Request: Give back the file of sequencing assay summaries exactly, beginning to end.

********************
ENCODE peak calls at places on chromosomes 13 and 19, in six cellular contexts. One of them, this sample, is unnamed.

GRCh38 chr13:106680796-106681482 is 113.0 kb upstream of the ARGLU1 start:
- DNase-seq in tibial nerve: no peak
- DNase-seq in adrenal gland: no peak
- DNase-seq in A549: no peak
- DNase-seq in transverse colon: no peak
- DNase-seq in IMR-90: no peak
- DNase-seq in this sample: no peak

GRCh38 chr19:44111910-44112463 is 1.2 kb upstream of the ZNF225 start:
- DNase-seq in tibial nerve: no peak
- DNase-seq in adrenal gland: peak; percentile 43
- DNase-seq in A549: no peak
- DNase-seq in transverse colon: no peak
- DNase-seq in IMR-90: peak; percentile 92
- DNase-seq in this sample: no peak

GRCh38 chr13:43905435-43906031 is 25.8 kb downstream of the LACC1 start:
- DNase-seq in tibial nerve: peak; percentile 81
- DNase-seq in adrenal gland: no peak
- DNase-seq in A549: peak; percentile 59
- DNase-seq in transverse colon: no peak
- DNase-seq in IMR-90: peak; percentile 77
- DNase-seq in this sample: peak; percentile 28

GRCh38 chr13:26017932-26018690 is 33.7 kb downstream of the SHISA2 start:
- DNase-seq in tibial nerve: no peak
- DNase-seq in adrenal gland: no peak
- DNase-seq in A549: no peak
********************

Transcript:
ENCODE peak calls at places on chromosomes 13 and 19, in six cellular contexts. One of them, this sample, is unnamed.

GRCh38 chr13:106680796-106681482 is 113.0 kb upstream of the ARGLU1 start:
- DNase-seq in tibial nerve: no peak
- DNase-seq in adrenal gland: no peak
- DNase-seq in A549: no peak
- DNase-seq in transverse colon: no peak
- DNase-seq in IMR-90: no peak
- DNase-seq in this sample: no peak

GRCh38 chr19:44111910-44112463 is 1.2 kb upstream of the ZNF225 start:
- DNase-seq in tibial nerve: no peak
- DNase-seq in adrenal gland: peak; percentile 43
- DNase-seq in A549: no peak
- DNase-seq in transverse colon: no peak
- DNase-seq in IMR-90: peak; percentile 92
- DNase-seq in this sample: no peak

GRCh38 chr13:43905435-43906031 is 25.8 kb downstream of the LACC1 start:
- DNase-seq in tibial nerve: peak; percentile 81
- DNase-seq in adrenal gland: no peak
- DNase-seq in A549: peak; percentile 59
- DNase-seq in transverse colon: no peak
- DNase-seq in IMR-90: peak; percentile 77
- DNase-seq in this sample: peak; percentile 28

GRCh38 chr13:26017932-26018690 is 33.7 kb downstream of the SHISA2 start:
- DNase-seq in tibial nerve: no peak
- DNase-seq in adrenal gland: no peak
- DNase-seq in A549: no peak